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Revolutionize Your Bookclub
There is power in reading: reading orally, and reading in community. And there is power in dialogue: dialogue over words read, dialogue that deepens words which must first enter the ear but ultimately go to the heart. According to the Merriam-Webster Dictionary a book club is “a group of people who meet regularly to discuss books they are reading.” This implies, and is born out in practice, a separation of the reading and the discussing. But what God has joined together, let no man separate.
Ok, maybe God didn’t create a one-flesh union between reading and dialogue. Still, Christian Bible studies and small groups normally keep reading and discussion separate.1 Such was not always the case, as articulated by Joanne Jung, in Godly Conversation: Rediscovering the Puritan Practice of Conference, and by Andrew Cambers, in Godly Reading: Print, Manuscript and Puritanism in England, 1580-1720. The English puritans of the 16th and 17th centuries are known by many characteristics and habits, especially their concern for church reform according to the authoritative rule of Scripture alone. Two practices that are less well known about the puritans are conference and corporate reading. Here are four quotes to briefly summarize the message of these 2 books. First, Jung on conference:
“As a spiritual discipline, or means of grace, employed by the English Puritans, conference was a spiritual activity exercised by small groups of believers whose goal was to explore biblical truths and determine their practical application in conjunction with the estate of the soul.”2
“People would meet at one another’s homes to discuss the Bible or sermons heard the previous week.”3
Second, according to Cambers, “communal reading” was a core puritan practice. Cambers demonstrates
“the special importance of collective, social and public reading to the godly, demonstrating how far reading aloud and in company was a vital strand in the fabric of puritan piety.4
Puritans “read from a broader canon of godly literature to effect the same sort of spiritual transformation provided by the Bible.”5
Putting Jung and Cambers together: when gathering together in small groups for spiritual formation, the puritans read aloud from both the Bible and from other godly literature and conversed about what they were reading.
Corporate reading is formative. God’s people have always practiced corporate vocal reading of Scripture, since the time of Moses onward (Ex. 24:7; Deut. 17:19, 31:11; Josh. 8:34-35; 2 Kings 23:2; Nehemiah 8:1-3, 13:1; Luke 4:16-20; Acts 15:21; Col. 4:16; 1 Thess. 5:27; Rev. 1:3).
So why not do the same with the latest Christian bestseller or classic spiritual formation book?
What if your small group didn’t have homework, didn’t ask you to have the answers, and instead created space for real-time reaction and discussion over books read aloud together? There is something unique about reading a book out loud with friends and discussing it in the moment. Although this comes from a completely different context—a trauma recovery reading group for combat veterans—these words from classicist Roberta Stewart captures the puritan spirit of how to engage a text: “put the text in the middle of the room and allow its meanings to resonate.”6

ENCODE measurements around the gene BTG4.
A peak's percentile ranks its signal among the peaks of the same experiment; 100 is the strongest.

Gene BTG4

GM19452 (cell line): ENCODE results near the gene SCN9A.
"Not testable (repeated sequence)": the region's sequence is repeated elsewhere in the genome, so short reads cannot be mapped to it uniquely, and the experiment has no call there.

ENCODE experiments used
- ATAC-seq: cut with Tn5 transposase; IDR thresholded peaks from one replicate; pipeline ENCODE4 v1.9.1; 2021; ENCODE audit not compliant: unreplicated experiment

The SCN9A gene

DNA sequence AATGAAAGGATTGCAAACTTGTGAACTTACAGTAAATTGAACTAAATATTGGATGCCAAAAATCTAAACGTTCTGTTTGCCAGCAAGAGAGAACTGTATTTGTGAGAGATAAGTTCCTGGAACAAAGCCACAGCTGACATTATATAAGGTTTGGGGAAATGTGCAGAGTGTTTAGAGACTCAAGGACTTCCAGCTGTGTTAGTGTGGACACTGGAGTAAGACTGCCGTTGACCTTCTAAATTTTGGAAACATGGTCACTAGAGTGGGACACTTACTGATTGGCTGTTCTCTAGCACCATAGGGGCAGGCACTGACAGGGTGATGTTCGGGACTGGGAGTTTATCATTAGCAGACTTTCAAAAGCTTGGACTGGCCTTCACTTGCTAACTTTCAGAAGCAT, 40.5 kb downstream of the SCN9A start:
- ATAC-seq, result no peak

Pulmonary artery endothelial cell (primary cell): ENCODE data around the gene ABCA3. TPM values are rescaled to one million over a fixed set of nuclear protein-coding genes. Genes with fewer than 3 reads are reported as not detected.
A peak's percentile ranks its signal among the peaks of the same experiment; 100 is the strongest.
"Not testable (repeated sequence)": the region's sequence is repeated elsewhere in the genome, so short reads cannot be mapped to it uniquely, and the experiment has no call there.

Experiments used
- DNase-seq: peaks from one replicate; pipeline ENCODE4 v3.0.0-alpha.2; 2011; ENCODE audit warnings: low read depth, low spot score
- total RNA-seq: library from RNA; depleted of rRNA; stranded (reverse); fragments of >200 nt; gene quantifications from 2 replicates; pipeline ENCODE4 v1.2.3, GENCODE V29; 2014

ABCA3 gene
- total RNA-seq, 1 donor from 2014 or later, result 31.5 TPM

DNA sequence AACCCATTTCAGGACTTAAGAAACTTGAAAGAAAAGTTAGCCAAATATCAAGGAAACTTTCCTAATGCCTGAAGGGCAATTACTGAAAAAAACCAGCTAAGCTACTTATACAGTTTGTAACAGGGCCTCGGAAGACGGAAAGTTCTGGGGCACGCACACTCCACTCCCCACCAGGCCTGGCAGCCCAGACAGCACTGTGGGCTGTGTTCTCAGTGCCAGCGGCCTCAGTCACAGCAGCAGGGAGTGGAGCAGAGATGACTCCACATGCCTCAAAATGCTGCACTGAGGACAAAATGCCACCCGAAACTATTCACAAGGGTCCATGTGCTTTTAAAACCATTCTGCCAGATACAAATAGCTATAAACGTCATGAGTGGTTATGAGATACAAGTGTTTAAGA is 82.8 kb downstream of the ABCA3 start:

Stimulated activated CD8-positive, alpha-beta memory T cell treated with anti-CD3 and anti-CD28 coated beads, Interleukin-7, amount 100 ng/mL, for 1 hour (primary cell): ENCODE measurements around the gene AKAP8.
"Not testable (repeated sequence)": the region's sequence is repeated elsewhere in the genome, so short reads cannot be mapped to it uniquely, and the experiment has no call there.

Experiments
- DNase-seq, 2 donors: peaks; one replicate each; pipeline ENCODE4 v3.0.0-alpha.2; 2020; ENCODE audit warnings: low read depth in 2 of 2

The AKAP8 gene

So, next time your small group has to decide what book to study next, take a page from the puritans: keep it simple, read out loud, and discuss.
Quote from Eugene Peterson
In the pre-Gutenberg world people did not read, as we say, "to themselves." They listened, even when it was their own voice that was setting the sound waves in motion, to the re-voiced words of the author. One person reads aloud, other people listen in silence. But Gutenberg's invention changed all that. A thorough-going orality in which the word held people in a listening community gave way to discrete individuals silently reading books alone. Mass-produced, inexpensively published books generated a motivation to read, which developed into a wide-spread literacy that changed the act of reading from an oral-aural community event into a silent-private visual exercise. Through the previous centuries when virtually every act of reading revoiced the written words, the connection with the living voice was emphatic. Today, when nearly all reading is silent, the connection with the living voice is remote.
Holy Conference: “A Kinde of Paradise”, by Joanne Jung (shorter article summarizing her Godly Conversations book).
Godly Reading: Print, Manuscript and Puritanism in England, 1580-1720, by Andrew Cambers. I believe this is a published PhD dissertation, so it is not light reading, but it is a fascinating study of how Christians in a different time and culture engaged written texts in a more embodied way than we do today.
Do you read aloud when you are alone? Monasteries used to be called places of “mumblers and munchers” because they always (or usually) read out loud.7 It was seen as a way of meditating. Why not give that a try? It will slow you down, but that’s probably a good thing!
Reading books out loud in groups and talking about them is however a common practice in 12 step meetings. I haven’t researched this, but I’m curious if that practice has roots in the Christian Oxford Group from which AA originated.
Jung, p. 124.
Jung, p. 88.
Cambers, p. 7.
Cambers, p. 49.
Stewart, Roberta. Amphora: Ancient Narratives and Modern War Stories: Reading Homer with Combat Veterans, August 8, 2015. https://classicalstudies.org/amphora-ancient-narratives-and-modern-war-stories-reading-homer-combat-veterans.
Illich, Ivan. In the Vineyard of the Text a Commentary to Hugh's "Didascalicon". Univ. of Chicago Press, 1991, p. 54.